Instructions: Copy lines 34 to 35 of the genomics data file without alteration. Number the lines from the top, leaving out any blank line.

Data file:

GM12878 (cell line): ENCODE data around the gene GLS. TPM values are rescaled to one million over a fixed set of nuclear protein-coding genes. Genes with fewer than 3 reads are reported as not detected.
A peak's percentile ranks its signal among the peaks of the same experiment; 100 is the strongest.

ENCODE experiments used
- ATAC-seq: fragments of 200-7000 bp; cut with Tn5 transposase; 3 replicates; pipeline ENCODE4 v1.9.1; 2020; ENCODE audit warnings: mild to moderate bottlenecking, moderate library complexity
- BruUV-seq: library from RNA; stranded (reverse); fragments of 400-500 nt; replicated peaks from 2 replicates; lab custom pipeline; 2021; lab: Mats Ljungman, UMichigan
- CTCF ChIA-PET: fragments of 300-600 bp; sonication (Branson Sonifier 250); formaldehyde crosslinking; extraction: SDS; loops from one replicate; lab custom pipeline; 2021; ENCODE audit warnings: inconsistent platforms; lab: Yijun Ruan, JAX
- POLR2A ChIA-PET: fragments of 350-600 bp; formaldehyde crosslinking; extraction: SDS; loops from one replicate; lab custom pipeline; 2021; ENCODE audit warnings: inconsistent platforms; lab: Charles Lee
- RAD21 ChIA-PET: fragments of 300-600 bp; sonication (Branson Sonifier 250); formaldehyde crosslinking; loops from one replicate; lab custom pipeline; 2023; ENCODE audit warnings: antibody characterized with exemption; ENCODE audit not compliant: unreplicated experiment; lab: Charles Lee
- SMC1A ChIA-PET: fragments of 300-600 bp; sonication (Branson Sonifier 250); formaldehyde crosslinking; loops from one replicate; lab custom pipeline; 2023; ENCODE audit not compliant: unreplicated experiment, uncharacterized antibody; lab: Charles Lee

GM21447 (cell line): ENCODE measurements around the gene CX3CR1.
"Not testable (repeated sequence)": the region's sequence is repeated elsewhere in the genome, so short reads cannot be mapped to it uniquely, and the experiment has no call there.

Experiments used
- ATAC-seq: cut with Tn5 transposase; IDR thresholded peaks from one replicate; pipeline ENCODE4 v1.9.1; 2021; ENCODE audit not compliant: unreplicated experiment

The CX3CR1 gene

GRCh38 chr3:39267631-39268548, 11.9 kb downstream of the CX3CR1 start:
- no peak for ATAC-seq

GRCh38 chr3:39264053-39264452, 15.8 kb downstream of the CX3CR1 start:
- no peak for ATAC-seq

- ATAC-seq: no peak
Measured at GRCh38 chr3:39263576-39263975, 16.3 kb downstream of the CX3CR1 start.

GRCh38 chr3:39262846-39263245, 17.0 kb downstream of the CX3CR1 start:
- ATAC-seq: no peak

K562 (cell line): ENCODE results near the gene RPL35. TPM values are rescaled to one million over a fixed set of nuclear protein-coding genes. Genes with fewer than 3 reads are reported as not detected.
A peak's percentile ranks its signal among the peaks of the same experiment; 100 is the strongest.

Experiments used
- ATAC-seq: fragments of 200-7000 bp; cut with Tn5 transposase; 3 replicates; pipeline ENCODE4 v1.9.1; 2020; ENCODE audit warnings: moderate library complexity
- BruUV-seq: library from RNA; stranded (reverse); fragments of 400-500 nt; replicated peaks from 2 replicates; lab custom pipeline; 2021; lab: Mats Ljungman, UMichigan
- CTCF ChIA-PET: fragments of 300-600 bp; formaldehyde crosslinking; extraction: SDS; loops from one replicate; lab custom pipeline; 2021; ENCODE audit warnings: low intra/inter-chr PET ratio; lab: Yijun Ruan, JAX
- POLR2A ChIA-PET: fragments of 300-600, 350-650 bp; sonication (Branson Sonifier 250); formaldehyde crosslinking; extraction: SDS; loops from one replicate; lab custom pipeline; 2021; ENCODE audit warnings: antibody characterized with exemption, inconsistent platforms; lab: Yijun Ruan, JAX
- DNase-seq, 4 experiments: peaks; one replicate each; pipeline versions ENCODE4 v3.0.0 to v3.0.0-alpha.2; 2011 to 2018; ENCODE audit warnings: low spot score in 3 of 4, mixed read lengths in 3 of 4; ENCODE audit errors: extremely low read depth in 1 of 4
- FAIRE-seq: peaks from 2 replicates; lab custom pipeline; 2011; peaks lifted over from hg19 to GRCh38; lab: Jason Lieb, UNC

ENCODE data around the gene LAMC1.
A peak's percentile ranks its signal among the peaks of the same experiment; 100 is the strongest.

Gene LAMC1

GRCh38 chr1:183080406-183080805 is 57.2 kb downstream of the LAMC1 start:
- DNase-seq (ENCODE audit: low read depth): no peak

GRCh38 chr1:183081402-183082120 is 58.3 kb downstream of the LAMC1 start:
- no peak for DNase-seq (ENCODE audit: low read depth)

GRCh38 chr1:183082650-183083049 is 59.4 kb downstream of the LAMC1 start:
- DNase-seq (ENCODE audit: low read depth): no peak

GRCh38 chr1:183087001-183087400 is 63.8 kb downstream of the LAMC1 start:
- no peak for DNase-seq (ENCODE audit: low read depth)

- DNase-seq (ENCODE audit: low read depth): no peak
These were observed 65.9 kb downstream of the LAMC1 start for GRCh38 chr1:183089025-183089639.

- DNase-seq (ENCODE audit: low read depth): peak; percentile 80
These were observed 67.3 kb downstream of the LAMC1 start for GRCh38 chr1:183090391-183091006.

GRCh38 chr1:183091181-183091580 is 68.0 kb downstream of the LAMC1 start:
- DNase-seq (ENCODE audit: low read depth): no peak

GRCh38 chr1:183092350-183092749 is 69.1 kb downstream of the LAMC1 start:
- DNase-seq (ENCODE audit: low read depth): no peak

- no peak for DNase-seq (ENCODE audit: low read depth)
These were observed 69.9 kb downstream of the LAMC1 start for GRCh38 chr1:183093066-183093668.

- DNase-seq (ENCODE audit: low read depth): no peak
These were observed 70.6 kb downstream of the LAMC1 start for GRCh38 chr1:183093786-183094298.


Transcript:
Gene LAMC1

GRCh38 chr1:183080406-183080805 is 57.2 kb downstream of the LAMC1 start: